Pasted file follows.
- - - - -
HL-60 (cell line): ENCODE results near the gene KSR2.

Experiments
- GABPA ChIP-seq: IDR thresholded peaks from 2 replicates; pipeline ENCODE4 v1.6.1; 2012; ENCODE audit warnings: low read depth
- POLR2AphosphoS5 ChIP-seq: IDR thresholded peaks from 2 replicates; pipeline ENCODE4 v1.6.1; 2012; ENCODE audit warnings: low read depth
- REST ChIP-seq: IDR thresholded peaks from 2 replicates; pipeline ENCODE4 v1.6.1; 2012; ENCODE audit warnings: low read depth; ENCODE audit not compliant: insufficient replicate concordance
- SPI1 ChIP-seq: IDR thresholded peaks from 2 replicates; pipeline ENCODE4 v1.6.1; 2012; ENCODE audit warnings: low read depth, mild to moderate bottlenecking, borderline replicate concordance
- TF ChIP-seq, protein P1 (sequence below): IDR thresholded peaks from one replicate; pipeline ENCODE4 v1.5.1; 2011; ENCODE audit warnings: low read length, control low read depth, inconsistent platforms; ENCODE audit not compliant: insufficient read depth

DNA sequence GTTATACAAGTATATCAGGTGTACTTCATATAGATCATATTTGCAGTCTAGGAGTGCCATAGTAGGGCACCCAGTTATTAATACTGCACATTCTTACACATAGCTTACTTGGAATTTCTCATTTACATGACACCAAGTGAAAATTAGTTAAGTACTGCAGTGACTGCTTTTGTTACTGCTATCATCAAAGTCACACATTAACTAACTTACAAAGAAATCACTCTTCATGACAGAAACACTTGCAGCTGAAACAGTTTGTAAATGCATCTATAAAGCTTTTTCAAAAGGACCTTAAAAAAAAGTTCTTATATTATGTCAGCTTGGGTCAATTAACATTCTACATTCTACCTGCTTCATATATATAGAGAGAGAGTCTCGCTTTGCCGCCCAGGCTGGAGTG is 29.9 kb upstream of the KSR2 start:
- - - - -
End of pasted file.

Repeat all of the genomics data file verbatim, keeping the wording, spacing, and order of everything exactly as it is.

HL-60 (cell line): ENCODE results near the gene KSR2.

Experiments
- GABPA ChIP-seq: IDR thresholded peaks from 2 replicates; pipeline ENCODE4 v1.6.1; 2012; ENCODE audit warnings: low read depth
- POLR2AphosphoS5 ChIP-seq: IDR thresholded peaks from 2 replicates; pipeline ENCODE4 v1.6.1; 2012; ENCODE audit warnings: low read depth
- REST ChIP-seq: IDR thresholded peaks from 2 replicates; pipeline ENCODE4 v1.6.1; 2012; ENCODE audit warnings: low read depth; ENCODE audit not compliant: insufficient replicate concordance
- SPI1 ChIP-seq: IDR thresholded peaks from 2 replicates; pipeline ENCODE4 v1.6.1; 2012; ENCODE audit warnings: low read depth, mild to moderate bottlenecking, borderline replicate concordance
- TF ChIP-seq, protein P1 (sequence below): IDR thresholded peaks from one replicate; pipeline ENCODE4 v1.5.1; 2011; ENCODE audit warnings: low read length, control low read depth, inconsistent platforms; ENCODE audit not compliant: insufficient read depth

DNA sequence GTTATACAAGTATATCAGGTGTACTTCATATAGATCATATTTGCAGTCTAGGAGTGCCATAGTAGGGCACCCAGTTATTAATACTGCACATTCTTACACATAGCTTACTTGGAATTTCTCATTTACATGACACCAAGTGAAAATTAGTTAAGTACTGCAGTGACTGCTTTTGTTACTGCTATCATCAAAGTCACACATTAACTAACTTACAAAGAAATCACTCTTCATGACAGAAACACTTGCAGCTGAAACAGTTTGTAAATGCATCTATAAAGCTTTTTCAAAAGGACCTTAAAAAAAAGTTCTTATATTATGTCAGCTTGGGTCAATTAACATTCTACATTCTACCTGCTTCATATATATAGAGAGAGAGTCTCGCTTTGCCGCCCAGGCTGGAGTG is 29.9 kb upstream of the KSR2 start: